A few researchers from the University of Virginia School of Medicine have revealed how E. coli seek out the most oxygen-free cracks in your colon to cause the worst infection possible.
The new discovery shows how the food-borne pathogen knows where and when to start colonizing the colon on its way to make you sick. Recognizing the low-oxygen small intestine environment, the dangerous bacterium gives itself the best odds of establishing a robust infection – one that punishes the host.
"Bacterial pathogens typically colonize a specific tissue in the host," said researcher Melissa Kendall of UVA & # 39; s Department of Microbiology, Immunology and Cancer Biology. "Therefore, as part of their infection strategies, bacterial pathogens are the exact time-propagation of proteins and toxins to these specific colonization niches in the human host. This allows the pathogens to conserve energy and avoid detection of our immune systems and ultimately cause disease.
"Knowing how bacterial pathogens sense where they are in the body may one day be able to prevent E. coli, as well as other pathogens, from knowing where it is inside a human host and letting it pass through the body without causing an infection. "
A bacterial gold lock
E. coli live naturally in our colon and most strains do us no harm. But there are several strains that can cause cramping, diarrhea, vomiting, even kidney failure and death. Children are at particular risk. As such, E. coli outbreaks appear regularly in the news. In July, for example, people in several states became ill E. coli linked to ground bison meat.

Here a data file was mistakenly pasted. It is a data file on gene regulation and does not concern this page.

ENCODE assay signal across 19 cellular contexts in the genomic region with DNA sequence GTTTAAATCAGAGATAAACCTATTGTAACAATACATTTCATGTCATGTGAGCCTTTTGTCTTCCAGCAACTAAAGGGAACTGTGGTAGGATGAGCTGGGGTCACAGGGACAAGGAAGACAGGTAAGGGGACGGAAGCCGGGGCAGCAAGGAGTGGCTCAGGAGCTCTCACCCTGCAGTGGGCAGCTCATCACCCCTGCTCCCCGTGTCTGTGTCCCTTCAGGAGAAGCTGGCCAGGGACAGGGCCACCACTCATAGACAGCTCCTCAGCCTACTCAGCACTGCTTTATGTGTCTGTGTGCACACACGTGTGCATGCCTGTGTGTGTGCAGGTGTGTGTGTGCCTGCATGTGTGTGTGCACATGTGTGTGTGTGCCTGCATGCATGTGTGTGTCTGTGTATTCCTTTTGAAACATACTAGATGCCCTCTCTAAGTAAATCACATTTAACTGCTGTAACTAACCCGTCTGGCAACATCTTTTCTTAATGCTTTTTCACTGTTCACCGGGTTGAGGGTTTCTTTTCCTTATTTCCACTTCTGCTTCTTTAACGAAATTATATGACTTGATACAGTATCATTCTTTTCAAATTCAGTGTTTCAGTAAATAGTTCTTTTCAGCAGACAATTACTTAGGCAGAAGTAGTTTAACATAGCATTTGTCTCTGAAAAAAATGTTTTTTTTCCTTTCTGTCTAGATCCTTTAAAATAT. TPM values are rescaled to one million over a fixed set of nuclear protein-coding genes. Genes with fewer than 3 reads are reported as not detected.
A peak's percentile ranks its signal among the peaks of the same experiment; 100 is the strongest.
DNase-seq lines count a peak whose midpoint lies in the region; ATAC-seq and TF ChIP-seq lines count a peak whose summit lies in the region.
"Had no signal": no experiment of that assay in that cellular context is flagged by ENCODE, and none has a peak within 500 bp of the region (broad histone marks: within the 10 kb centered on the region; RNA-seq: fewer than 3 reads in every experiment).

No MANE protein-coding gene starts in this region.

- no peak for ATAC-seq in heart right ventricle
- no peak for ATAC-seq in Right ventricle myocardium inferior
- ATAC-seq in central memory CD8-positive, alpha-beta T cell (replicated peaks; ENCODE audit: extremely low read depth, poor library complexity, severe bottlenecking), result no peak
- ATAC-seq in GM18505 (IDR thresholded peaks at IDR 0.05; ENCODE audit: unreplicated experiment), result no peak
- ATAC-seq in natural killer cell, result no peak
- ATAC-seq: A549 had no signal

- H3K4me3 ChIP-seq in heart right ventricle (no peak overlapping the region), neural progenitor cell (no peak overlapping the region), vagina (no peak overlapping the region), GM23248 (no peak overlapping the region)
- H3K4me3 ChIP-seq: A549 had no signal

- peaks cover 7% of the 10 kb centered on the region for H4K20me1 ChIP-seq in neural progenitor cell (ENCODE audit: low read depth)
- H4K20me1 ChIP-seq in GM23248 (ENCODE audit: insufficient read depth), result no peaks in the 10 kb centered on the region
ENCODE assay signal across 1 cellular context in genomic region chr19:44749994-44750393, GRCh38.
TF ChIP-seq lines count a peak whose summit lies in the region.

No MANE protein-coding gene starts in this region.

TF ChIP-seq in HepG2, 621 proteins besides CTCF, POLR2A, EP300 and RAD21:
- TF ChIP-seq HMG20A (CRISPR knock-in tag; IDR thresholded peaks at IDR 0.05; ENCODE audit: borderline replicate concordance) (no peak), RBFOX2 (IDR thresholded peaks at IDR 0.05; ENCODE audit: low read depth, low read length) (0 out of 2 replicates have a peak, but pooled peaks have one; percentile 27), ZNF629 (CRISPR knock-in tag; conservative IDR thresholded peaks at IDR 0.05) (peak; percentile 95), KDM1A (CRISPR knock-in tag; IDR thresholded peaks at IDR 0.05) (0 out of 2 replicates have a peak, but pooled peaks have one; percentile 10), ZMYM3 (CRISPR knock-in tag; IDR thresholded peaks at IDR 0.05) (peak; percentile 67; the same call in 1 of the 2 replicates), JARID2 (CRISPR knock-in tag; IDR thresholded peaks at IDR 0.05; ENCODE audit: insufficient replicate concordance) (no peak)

Kendall and graduate student Elizabeth M. Melson have shed important light on how harmful it is E. coli infections establish themselves in the body. The researchers outlined a process that the bacteria use to detect low oxygen levels in the colon and then produce proteins that allow E. coli to attach to host cells and establish infection.
Oxygen actually diffuses from the intestinal tissue into the intestine, and there are comparatively higher levels in the small intestine than the large intestine. E. coli specifically, wait until it has reached the low oxygen colon before it strikes.
E. coliThe most important asset is a small form of RNA that activates certain genes when oxygen levels are low enough, the researchers reveal. It is at this point that the infection really gets established. Thanks to this natural process of sensing, the bacteria are able to establish infection and begin producing harmful Shiga toxins.
The researchers believe that other bacterial pathogens, such as Shigella and Salmonella, probably uses a similar control mechanism, although more work needs to be done to determine it.
“If researchers can figure out how to block oxygen sensation, we might be able to prevent it E. coli from making proteins that allow it to stick to our gut, "Kendall said." This can be an effective strategy to cure infections and because we do not target growth or survival, E. coli may not develop drug resistance – it just doesn't know where it is. "
Kendall and Melson have published their findings in the scientific journal PNAS.
Health and balance of the gut microbiota is important in the development of bacterial infection
Elizabeth M. Melson et al. SRNA DicF integrates oxygen sensitivity to enhance enterohemorrhagic Escherichia colivirulence via distinctive RNA control mechanisms, Proceedings of the National Academy of Sciences (2019). DOI: 10.1073 / pnas.1902725116
E. coli secret weapons for causing the worst possible infection (2019, August 16)
retrieved August 16, 2019
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